- 16th April 2018
- Posted by: criticalfuture83
Brian O’Donnell is executive in residence at the Global Risk Institute in Financial Services.
“I don’t trust banks. I believe when the robots rise up, ATMs will lead the charge.”
– Sheldon Cooper, The Big Bang Theory
Bank customers can be forgiven for wondering how Facebook and Google can seamlessly anticipate and fulfill their requirements, while their bank of 30 years cannot do the same. After all, banks have far richer data about us than any social media site, yet they have not been able to use that information to efficiently predict our future financial needs.
This shortcoming can be attributed to a number of factors including legacy systems, complex compliance requirements, old-school cultures and an understandably cautious approach to new technologies. But that is about to change.
Taking their cue from social media, banks are now embracing a host of new technologies such as artificial intelligence (AI) – including machine-learning algorithms and natural language processing – application-based services, cloud storage and real-time data management. A number of factors are driving this innovation, including the migration of clients to digital channels, technology advancement in data management and analytics, and ever-rising expectations of clients and regulators.
Social media pioneered cloud computing and developed data management software out of necessity to manage costs and develop valuable insights about clients such as what they like to buy, do and watch.
As Facebook, Google and others launched apps to serve and learn about their users, they employed cloud storage and AI to drive down the cost of storing and managing data. This allowed them to cost-effectively present meaningful results to users, and actionable results to advertisers so they could more effectively target the right audience.
This scenario is supported by the findings of a recent paper published by the Global Risk Institute (GRI), which explores the benefits of AI for the financial services industry. The paper’s authors note that when conditions are ripe – that is, when data, technology and a suitable need converge – there are significant opportunities to use AI to analyze problems in more efficient and effective ways. They do not predict the wholesale replacement of humans with machines, but rather a redirection of human resources to more value-added sales and service roles.
So how will all this change the world of banking? Luckily for banks, there is no end to potential uses.
By leveraging AI, banks can engage with consumers in a faster and more consistent manner. They can use “bots” at contact centres for basic inquiries to free up employees for more complicated questions. They can use robo-advisers to provide basic investment services at lower cost.
They can put digital payment adviser applications on mobile devices that will advise consumers on which credit or debit card will earn the most points when they make a purchase. And they can upgrade their cybersecurity and fraud prevention with biometric technologies such as voice recognition. In fact, the potential for banks to boost earnings and save money with AI and related technologies will skyrocket in the next five years.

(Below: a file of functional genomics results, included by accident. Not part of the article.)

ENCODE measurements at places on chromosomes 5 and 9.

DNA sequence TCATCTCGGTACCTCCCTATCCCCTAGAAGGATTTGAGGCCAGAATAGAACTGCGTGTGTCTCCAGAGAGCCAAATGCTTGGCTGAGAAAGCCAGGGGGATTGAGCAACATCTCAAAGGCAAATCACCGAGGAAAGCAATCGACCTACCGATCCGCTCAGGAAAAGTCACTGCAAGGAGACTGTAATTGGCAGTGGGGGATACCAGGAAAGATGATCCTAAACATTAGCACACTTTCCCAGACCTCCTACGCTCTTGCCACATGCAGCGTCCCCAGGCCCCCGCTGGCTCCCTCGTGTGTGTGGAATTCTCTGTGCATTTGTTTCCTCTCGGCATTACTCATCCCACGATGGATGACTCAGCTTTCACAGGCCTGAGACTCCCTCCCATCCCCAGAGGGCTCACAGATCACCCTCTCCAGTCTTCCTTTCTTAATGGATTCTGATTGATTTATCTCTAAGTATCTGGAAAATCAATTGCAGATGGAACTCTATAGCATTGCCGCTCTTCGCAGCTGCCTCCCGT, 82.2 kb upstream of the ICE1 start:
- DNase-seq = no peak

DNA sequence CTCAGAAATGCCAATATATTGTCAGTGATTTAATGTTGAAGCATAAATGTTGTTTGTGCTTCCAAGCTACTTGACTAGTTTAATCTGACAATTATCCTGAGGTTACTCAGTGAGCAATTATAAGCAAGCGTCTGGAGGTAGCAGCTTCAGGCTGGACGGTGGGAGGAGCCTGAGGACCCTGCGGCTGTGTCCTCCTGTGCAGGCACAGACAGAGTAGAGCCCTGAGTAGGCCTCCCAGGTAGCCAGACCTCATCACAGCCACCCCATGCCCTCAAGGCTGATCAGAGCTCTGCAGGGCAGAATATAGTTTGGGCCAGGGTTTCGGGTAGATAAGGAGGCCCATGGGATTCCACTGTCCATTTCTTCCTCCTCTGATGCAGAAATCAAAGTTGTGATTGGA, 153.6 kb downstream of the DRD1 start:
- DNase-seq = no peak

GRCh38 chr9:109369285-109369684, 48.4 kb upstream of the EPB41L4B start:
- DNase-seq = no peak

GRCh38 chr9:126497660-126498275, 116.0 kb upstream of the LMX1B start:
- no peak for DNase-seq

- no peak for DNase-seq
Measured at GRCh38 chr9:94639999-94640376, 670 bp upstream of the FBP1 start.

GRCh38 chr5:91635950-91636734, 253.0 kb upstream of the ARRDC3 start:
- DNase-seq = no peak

The challenge for financial service providers, like all industries with legacy technology, is finding ways to dovetail their valuable data together with modern systems and networks. Legacy client applications and task-specific data warehouses mean that, unlike the social media industry, banks don’t naturally have all of their client and transaction data available for analysis, the way that the newer social media companies do.
For now, banks continue to suffer from the 80/20 rule – their data science experts typically spend 80 per cent of their time searching for, correcting and consolidating data and only 20 per cent actually developing algorithms for analytical insights. But as banks migrate to the big data tools developed by the social media industry, they will be able to flip the 80/20 rule on its head and deliver better business insights for the business and their clients.
Anti money laundering (AML) is a good example. Regulators require that banks monitor all transactions for anything out of the ordinary – say a large cash deposit or a cash transfer to a far-away tax haven. A case worker must spend endless hours scrutinizing and reporting all suspicious transactions. With existing technology architecture, this is often a very expensive and inefficient process, resulting in thousands of “false positive” alerts – which still must be closed to the regulator’s satisfaction.
However, a predictive intelligence software company called Tresata has developed technology that can greatly streamline AML processes. In a recent paper for the GRI, the U.S.-based firm shows how a combination of big data tools, advanced analytics and machine learning can improve the accuracy of AML reporting. The result is the holy grail of anti-money-laundering management – identifying the actual activities of fraudsters and terrorists, without the endless noise and inefficiency of false positives. These tools will likely be adapted to other routine tasks such as fraud and credit risk management.
So, sorry Mr. Cooper, the robots are indeed starting to rise up, not as a threat but as a defender of our banking system. Indeed, the industry needs to readily engage AI, cloud computing and advanced data management technologies to remain relevant to consumers.